Hiking High Point State Park and Visiting its Famous Monument
The Garden State has over 40 state parks and 11 state forests. One of the most well-known and attractive all-year-round destination is the High Point State Park. High Point State Park is great for hiking, picnics, winter sports, relaxation, history hunting, camping, swimming, canoeing, and much more.
High Point State Park is located in Sussex County, New Jersey in the Kittatinny Mountains. It provides visitors superb views of New York state, starting from Jervis Port and all the way to those that are lucky enough to see Empire State building in New York City. From the highest point in New Jersey, visitors can also see parts of the Pocono Mountains, Delaware River, farmland, scenic views of other lakes, and the Catskill Mountains.
Things to see and do in High Point State Park
- Multiple trails for hiking and exploring Kittatinny Mountain
- High Point Monument
- Skiing in the winter
- Picnic and fishing in the summer
- Scenic drives and walks in the fall
- Partake in the Appalachian Trail
- Camping, boating, swimming, and canoeing
- Hunting, horseback riding, snowmobile riding, dogsledding, cross-country skiing
High Point State Park is known for being the highest elevation point in New Jersey, which was donated by donated by Colonel Anthony R. and Susie Dryden Kuser. Susie Kuser even built the High Point Monument that is the trademark for this state park to honor war veterans in 1930.
The High Point Monument is open to the public Memorial Day through Labor Day. The monument has couple hundred steps, but it offers breathtaking views of New Jersey, New York, and Delaware, and even Pennsylvania.
Besides the monument, there are over 10 hiking trails all ranging from easy to hard difficulty. Of course, the Appalachian Trail is one of the most famous and important trail in New Jersey. The Appalachian Trail goes from Katahdin Mountain in Maine to Springer Mountain in Georgia. Since the trail runs through 14 states on the east coast, New Jersey is one of them. It’s said that at least once a year more than 3 million people hike on the Appalachian Trail.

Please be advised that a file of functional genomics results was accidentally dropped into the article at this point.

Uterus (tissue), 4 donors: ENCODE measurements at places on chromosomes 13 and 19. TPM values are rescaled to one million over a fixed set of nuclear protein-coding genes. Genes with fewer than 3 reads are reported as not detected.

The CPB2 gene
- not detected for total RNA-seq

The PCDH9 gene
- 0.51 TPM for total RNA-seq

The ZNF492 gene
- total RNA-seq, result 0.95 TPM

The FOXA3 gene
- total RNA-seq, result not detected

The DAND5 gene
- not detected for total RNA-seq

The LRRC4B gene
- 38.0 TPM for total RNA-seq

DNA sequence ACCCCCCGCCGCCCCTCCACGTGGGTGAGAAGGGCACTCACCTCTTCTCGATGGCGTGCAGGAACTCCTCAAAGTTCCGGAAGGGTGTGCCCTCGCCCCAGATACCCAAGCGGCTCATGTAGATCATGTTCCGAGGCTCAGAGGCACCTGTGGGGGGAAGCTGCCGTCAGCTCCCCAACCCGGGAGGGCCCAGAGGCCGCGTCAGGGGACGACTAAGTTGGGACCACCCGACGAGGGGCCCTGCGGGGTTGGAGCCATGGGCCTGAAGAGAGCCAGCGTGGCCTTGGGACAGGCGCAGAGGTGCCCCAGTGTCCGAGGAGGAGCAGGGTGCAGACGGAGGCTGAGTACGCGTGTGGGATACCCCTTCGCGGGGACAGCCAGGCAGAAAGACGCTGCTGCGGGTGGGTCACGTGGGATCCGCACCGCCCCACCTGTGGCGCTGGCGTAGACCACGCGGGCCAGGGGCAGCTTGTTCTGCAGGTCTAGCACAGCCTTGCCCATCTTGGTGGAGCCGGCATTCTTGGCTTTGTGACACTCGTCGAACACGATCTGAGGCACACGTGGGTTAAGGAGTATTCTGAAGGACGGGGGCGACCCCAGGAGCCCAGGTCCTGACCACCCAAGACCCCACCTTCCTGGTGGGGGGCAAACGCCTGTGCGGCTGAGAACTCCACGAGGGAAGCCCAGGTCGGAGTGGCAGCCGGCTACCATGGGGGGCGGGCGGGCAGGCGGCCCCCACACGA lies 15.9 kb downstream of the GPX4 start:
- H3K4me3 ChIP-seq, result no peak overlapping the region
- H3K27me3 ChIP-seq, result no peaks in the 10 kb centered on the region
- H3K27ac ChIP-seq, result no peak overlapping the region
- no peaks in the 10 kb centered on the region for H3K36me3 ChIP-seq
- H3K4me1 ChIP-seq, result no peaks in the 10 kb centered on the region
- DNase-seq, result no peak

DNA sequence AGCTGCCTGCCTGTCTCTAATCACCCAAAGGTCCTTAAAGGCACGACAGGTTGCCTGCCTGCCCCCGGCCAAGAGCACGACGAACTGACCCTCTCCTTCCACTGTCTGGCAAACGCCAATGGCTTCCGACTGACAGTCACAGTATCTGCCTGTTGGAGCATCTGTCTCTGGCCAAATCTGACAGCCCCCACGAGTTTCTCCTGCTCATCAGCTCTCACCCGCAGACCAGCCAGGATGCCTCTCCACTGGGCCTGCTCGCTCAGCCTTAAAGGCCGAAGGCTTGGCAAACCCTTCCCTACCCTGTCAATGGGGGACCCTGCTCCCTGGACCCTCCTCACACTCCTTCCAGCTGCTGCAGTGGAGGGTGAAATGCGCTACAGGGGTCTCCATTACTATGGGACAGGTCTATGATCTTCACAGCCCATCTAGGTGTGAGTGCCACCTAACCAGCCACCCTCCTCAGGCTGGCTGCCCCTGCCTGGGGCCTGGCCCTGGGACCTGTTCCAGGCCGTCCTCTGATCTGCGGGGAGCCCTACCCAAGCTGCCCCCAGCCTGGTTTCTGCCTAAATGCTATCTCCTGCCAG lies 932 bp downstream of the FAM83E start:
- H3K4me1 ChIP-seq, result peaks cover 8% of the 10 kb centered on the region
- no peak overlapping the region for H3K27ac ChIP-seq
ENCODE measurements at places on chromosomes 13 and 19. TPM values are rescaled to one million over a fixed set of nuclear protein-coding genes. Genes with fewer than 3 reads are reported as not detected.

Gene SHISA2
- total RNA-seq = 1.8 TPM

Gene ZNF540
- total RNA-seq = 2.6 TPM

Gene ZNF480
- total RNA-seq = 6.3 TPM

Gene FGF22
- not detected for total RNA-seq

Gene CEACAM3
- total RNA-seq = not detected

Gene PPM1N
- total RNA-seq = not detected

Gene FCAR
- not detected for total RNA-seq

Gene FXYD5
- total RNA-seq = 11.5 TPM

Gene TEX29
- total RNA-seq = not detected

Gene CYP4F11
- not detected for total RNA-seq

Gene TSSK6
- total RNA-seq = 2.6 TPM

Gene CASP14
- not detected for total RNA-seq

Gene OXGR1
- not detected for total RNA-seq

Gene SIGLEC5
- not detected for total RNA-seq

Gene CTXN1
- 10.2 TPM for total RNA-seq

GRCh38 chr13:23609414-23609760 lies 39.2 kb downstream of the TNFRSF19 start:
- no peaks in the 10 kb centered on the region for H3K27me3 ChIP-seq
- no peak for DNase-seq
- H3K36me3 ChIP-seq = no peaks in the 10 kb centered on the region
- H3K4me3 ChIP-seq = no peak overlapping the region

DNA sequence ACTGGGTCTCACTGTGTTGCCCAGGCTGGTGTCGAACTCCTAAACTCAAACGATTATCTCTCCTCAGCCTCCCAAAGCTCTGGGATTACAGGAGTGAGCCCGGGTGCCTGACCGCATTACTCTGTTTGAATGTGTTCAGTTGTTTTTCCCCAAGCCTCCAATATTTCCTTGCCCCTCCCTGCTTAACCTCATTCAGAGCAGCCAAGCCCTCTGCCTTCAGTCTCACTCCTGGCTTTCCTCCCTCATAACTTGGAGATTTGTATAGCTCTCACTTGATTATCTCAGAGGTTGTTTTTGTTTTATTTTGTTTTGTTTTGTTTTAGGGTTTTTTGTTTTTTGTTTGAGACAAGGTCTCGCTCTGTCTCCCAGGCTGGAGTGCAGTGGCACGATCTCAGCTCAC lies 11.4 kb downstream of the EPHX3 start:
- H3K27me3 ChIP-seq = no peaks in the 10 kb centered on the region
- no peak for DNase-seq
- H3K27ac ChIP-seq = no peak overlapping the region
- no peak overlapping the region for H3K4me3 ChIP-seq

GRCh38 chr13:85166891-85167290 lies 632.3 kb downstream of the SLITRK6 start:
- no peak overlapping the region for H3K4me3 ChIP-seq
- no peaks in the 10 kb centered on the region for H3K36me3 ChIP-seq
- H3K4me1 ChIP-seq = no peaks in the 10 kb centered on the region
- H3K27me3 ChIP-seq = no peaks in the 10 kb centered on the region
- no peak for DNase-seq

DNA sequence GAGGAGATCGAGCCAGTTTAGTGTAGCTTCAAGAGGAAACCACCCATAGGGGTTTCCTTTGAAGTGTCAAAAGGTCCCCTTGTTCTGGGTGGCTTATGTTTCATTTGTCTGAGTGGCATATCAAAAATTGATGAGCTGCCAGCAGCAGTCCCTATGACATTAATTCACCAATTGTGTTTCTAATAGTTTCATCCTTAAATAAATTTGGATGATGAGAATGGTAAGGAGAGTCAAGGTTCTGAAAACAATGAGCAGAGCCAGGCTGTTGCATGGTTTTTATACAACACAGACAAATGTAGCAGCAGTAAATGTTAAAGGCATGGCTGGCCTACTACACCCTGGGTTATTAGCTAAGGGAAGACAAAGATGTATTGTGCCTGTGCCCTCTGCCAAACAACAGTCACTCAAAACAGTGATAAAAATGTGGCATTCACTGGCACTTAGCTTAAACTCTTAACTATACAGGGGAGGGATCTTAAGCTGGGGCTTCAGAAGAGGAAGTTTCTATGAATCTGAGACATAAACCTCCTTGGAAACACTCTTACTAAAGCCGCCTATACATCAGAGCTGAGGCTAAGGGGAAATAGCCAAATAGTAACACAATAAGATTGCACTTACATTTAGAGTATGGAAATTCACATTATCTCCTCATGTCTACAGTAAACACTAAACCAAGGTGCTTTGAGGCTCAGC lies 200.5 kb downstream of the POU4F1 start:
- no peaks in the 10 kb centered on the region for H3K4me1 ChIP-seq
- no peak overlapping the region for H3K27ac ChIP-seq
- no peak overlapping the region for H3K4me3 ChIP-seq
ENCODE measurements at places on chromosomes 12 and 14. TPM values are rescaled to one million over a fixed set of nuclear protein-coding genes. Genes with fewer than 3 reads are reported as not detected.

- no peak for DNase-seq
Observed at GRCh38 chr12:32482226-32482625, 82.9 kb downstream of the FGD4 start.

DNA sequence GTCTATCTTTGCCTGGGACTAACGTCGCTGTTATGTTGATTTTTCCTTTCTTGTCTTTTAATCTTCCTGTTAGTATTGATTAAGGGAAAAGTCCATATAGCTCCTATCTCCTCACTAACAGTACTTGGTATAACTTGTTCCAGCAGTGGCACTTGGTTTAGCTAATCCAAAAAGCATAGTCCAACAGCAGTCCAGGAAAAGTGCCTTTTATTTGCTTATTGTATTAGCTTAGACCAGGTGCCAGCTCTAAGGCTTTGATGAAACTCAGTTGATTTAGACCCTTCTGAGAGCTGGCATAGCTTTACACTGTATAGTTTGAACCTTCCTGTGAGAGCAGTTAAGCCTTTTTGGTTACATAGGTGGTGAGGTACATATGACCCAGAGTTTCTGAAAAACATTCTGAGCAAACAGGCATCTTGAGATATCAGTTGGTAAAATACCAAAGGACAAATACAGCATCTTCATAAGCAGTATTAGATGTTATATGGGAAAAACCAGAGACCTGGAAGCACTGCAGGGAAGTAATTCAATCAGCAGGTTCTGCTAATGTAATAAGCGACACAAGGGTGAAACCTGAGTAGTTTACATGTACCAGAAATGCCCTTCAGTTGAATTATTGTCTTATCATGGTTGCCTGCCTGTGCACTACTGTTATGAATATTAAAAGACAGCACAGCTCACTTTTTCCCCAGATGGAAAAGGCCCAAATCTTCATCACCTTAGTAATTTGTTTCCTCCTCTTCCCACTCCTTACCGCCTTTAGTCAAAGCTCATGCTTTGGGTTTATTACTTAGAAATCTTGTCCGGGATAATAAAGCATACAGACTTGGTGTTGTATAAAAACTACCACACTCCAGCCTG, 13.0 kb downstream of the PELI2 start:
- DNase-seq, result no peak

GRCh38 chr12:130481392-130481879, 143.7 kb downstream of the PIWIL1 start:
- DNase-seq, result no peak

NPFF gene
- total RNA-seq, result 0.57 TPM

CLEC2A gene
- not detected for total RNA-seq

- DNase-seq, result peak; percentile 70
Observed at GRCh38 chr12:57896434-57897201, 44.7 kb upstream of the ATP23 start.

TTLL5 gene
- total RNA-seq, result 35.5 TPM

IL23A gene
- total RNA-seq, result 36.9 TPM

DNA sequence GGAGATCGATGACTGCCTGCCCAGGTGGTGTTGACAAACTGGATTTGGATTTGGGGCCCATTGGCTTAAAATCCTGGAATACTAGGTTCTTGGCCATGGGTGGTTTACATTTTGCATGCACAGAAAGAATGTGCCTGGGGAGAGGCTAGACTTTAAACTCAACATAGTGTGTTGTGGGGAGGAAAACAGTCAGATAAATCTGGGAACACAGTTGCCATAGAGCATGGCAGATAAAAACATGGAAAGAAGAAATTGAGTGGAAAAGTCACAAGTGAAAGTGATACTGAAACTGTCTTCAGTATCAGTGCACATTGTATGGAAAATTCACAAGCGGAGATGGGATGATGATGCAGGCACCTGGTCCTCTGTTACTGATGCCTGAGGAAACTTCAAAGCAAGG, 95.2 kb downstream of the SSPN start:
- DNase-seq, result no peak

For those that are not into hardcore hiking but love to get out of the everyday routine and want to unwind in nature, High Point State Park offers picnic areas and swimming around Lake Marcia. Boating, fishing, and canoeing are allowed at Sawmill Lake and Steenykill Lake.
During the winter months, the state park is very attractive to skiers. There is a ski center located by Lake Marcia which allows people to ski with a trail pass.The ski center also rents ski equipment. If there is not enough snow, a trail pass is not required and skiing is open for everyone for free. Skiing is free on the south side of Route 23 by the Appalachian Trail parking lot.
Also, there are plenty camping sites around High Point State Park; even ones that allow dogs so the whole family can go on a camping trip! FYI, here ismy short but sweet list of top camping gadgets!
How to get to High Point State Park?
The state park is located on Route 23 North in Sussex, NJ. The park is the last point in NJ before entering Port Jervis in New York.
Essential information about High Point State Park
- Entrance Fees: $5.00 on weekdays and $10.00 on weekends for NJ residents only from Memorial Day through Labor Day weekend (Non-residents: $10 for weekdays and $20 for weekends).
- Parking: Several paved parking lots around Lake Marcia and one by the High Point Monument. The Appalachian Trail parking lot is located right before entering the state park’s grounds and is free of charge during the summer season.
- Restrooms: Multiple restroom facilities are located throughout the state park around the visitor center and the High Point Monument.
- Dog-Friendly: I went off-season and had no issues bringing my dog there as long as it’s on a leash. Check with the state park during Memorial Day through Labor Day. Dogs are not allowed around the beach area in Lake Marcia, but there are dog-friendly camp cabins in High Point State Park.
Get the High Point State Park trail map here and its step-by-step trails guide here. Check the official NJ state park site for current updates on road closures, construction, camping, boating, fishing, and other important information.